I’m as much of a fan of this kind of photo as the next guy, but it seems as if Scarlet Johansson has stopped acting for a reason. Maybe she’s figuring “what’s the point?” She needs to get back into it again, only this time appear in some good films. Because I don’t know or care what Mango is.
I believe none of what I hear and only half of what I see, but a Sydney reader named Warren wrote a few minutes ago saying “you may be interested to know that Steven Soderbergh is directing a play for Cate Blanchett‘s Sydney Theatre Company here in December this year. Maybe that’s where he sees his future.” “Mystery project” alluded to and half-assedly confirmed by the website.
Jacket art for the forthcoming North by Northwest Blu-ray, expected sometime in November in the U.S. and U.K. Posted yesterday by www.blu-ray.com. Cary Grant isn’t running with any particular conviction. He could have just come in from a rainstorm and is running through an apartment building lobby and trying not to slip. Poor-ass choice on someone’s part.
The Toronto Film Festival has announced four gala presentations and eighteen special presentations that will play from 9.10 to 9.19. I’ve been unofficially told that An Education is going to Toronto but it’s not on this particular list — no biggie. But where’s Nowhere Boy? That one has to go to Toronto. Harvey wouldn’t dare not bring it…would he?
Kristin Scott Thomas, Sergi Lopez in Catherine Corsini’s Partir
Here’s a partial rundown and some gut reactions:
Get Low (d: Aaron Schneider). Robert Duvall, Bill Murray, Sissy Spacek, Lucas Black. Fringe-y 1930s rural period drama. Gut reaction: Doubtful.
Max Manus (d: Joachim Ronning and Espen Sandberg). True story of Norway’s most colorful resistance fighter Max Manus. Gut reaction: “Colorful”?
Precious: Based on the Novel “Push” by Sapphire (d: Lee Daniels). Known quantity, screened left and right, no mysteries remain.
The Boys Are Back (d: Scott Hicks). Suddenly widowed, ill-prepared dad (Clive Owen) struggles to raise two sons on his own. Laura Fraser, Emma Booth. Gut reaction: Maybe but Hicks has been giving me trouble for years. Especially from No Reservations.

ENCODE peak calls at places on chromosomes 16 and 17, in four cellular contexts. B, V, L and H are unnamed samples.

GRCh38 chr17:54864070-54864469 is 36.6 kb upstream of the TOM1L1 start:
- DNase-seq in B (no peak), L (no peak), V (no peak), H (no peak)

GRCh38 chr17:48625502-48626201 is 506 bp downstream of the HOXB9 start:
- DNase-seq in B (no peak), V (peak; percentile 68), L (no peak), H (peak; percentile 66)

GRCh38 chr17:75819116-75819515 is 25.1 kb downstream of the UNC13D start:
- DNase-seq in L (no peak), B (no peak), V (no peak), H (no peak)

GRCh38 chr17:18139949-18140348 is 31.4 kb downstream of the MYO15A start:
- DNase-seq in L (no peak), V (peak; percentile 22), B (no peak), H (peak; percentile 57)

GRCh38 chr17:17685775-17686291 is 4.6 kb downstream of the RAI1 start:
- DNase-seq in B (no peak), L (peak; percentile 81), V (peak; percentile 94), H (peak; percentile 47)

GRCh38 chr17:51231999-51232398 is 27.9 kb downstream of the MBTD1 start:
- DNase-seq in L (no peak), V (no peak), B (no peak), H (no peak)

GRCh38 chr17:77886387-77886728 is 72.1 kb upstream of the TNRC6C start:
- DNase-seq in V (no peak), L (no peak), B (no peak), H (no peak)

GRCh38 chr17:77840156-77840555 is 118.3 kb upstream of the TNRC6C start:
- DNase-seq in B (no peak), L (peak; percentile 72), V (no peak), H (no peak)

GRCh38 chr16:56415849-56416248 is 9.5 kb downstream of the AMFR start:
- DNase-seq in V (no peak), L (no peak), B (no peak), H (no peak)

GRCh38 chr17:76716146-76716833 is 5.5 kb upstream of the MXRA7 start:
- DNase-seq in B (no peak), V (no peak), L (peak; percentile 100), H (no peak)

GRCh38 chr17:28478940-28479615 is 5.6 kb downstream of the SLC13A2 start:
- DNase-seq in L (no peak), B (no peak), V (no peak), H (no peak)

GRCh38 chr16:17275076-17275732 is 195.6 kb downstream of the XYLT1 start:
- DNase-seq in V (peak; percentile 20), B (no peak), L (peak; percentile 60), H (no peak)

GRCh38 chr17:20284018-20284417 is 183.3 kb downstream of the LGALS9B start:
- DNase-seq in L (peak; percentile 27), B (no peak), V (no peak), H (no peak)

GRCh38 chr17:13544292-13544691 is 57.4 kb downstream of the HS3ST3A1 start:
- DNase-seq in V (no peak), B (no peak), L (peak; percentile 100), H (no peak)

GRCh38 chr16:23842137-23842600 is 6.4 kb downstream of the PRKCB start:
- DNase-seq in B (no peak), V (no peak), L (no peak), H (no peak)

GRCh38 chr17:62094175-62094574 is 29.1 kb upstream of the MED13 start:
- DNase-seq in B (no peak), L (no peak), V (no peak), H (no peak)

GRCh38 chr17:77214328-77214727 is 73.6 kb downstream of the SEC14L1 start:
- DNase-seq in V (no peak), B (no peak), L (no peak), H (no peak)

Bright Star (d: Jane Campion). Saw it in Cannes, found it immaculate and quite fine according to the Masterpiece Theatre terms it was shot in accordance with. Grieg Frasder‘s vermeer-lit photography is Barry Lyndon-like.
City of Life and Death (d: Lu Chuan). Chinese-produced epic about the 1937 Nanjing Massacre. Liu Ye, Gao Yuanyuan. Gut reaction: A must-see.
Cracks (d: Jordan Scott). Very vague descriptions of this Irish drama about a girls boarding school, a diving team, a glamorous teacher (Eva Green), the arrival of a beautiful Spanish girl, a secret midnight party…there’s no reading it. Gut reaction: Yes, out of curiosity.
Hadewijch (d: Bruno Dumont). About a female religious novice whose ecstatic, blind faith leads to her expulsion from a convent. Gut reaction: Disinclined.
The Informant! (d: Steven Soderbergh). Oddball true-life whistleblower drama tinged with farce. Matt Damon as Mark Whitacre, a guy who decides to rat out his colleagues in exposing a multinational price-fixing conspiracy, and then gets into hot water for being dirty himself. Gut reaction: Of course.
The Invention of Lying (d: Ricky Gervais and Matthew Robinson). The trailer has made the world very wary, very concerned. Gut reaction: Could be trouble.
Leaves of Grass (d: Tim Blake Nelson). Allegedly a fast-paced comic film about Oklahoma-based growers of hydroponic pot with Edward Norton playing twins. Gut reaction: Of course.
London River (d: Rachid Bouchareb). Allegedly an intimate drama about a Muslim man and a Christian woman whose kids are missing after the July 2005 London bombings. Gut reaction: Suspicion, reluctance, maybe.
Ondine (d: Neil Jordan). Modern Irish fairytale auot a man (Colin Farrell) and a mermaid (Alicja Bachleda), and not an Irish Splash. “Like all fairy tales, enchantment and darkness go hand in hand,” says the TIFF copy. Gut reaction: Certainly.